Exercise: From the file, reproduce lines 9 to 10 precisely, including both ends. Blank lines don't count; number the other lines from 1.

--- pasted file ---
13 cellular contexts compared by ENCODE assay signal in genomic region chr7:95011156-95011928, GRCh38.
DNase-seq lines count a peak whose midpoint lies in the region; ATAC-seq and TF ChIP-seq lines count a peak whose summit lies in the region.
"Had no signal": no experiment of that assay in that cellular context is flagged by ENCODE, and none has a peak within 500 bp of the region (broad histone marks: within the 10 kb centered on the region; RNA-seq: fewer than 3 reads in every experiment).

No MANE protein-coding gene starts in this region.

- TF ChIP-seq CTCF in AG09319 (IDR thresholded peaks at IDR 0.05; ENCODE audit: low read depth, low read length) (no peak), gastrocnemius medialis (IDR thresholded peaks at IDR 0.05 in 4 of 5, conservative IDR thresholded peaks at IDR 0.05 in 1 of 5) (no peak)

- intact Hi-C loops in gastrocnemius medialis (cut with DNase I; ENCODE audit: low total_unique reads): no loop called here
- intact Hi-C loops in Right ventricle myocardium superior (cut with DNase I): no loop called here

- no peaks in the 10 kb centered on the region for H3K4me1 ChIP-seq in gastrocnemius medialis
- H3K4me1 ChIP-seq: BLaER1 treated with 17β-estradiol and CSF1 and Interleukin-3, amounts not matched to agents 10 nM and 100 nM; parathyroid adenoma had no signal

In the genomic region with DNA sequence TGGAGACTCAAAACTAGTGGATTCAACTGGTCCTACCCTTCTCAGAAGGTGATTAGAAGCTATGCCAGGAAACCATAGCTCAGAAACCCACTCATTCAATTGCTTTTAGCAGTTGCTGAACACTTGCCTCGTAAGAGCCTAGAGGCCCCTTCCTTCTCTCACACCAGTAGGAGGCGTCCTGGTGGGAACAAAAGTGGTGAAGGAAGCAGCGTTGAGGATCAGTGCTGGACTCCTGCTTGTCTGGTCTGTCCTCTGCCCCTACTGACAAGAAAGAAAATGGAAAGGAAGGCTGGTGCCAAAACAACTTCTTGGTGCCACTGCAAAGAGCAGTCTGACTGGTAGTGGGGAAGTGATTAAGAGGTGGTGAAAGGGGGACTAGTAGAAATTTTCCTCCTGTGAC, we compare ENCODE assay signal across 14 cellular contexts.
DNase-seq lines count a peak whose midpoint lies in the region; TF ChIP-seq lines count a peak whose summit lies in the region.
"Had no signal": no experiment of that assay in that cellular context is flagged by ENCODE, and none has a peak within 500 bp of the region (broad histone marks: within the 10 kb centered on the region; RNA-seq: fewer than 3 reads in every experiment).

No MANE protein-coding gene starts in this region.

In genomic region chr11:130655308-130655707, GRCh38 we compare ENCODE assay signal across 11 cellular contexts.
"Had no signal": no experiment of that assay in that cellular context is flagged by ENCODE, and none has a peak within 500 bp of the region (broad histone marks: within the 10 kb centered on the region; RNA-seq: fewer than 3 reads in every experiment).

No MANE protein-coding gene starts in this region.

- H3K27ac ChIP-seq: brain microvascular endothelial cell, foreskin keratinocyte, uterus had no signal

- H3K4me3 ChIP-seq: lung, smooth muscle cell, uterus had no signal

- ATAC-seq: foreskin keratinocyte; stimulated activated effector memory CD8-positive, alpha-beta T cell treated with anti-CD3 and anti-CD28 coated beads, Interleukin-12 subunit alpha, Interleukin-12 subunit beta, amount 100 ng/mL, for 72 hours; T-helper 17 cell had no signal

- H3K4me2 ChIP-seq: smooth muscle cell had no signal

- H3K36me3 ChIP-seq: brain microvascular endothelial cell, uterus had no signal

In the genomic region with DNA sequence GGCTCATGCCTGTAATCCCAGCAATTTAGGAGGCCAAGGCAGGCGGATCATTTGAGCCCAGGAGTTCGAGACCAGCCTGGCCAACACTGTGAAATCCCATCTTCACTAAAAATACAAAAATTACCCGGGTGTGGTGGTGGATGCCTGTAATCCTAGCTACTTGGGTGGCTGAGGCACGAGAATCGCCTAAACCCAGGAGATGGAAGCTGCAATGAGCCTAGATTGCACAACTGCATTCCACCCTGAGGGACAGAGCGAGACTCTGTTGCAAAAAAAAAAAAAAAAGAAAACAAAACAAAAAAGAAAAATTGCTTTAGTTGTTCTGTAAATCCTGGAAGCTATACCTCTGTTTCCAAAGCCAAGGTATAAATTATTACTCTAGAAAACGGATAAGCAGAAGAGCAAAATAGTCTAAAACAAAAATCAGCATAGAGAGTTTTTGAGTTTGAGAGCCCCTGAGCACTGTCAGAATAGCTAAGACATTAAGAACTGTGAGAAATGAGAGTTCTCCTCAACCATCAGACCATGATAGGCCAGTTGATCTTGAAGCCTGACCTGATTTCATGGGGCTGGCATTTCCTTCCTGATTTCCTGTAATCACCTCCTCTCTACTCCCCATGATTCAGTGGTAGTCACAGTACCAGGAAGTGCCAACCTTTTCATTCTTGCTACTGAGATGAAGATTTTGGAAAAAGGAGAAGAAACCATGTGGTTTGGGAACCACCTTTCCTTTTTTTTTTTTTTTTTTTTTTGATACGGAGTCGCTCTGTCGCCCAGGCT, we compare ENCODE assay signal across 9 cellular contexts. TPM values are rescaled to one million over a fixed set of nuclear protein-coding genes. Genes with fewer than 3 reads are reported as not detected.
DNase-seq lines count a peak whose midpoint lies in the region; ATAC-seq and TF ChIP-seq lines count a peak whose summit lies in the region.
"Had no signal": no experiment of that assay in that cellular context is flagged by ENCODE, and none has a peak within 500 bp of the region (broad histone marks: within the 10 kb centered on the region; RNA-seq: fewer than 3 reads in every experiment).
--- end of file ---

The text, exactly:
- H3K4me1 ChIP-seq: BLaER1 treated with 17β-estradiol and CSF1 and Interleukin-3, amounts not matched to agents 10 nM and 100 nM; parathyroid adenoma had no signal

In the genomic region with DNA sequence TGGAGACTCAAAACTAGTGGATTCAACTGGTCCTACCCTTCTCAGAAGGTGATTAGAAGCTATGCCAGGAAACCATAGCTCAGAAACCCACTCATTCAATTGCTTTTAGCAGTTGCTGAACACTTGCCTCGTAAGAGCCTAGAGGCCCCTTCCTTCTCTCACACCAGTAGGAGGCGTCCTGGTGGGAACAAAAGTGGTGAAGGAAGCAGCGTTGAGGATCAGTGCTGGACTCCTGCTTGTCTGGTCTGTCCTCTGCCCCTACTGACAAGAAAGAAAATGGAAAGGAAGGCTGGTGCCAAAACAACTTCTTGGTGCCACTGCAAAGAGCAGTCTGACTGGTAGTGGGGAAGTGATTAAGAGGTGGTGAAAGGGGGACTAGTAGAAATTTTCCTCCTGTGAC, we compare ENCODE assay signal across 14 cellular contexts.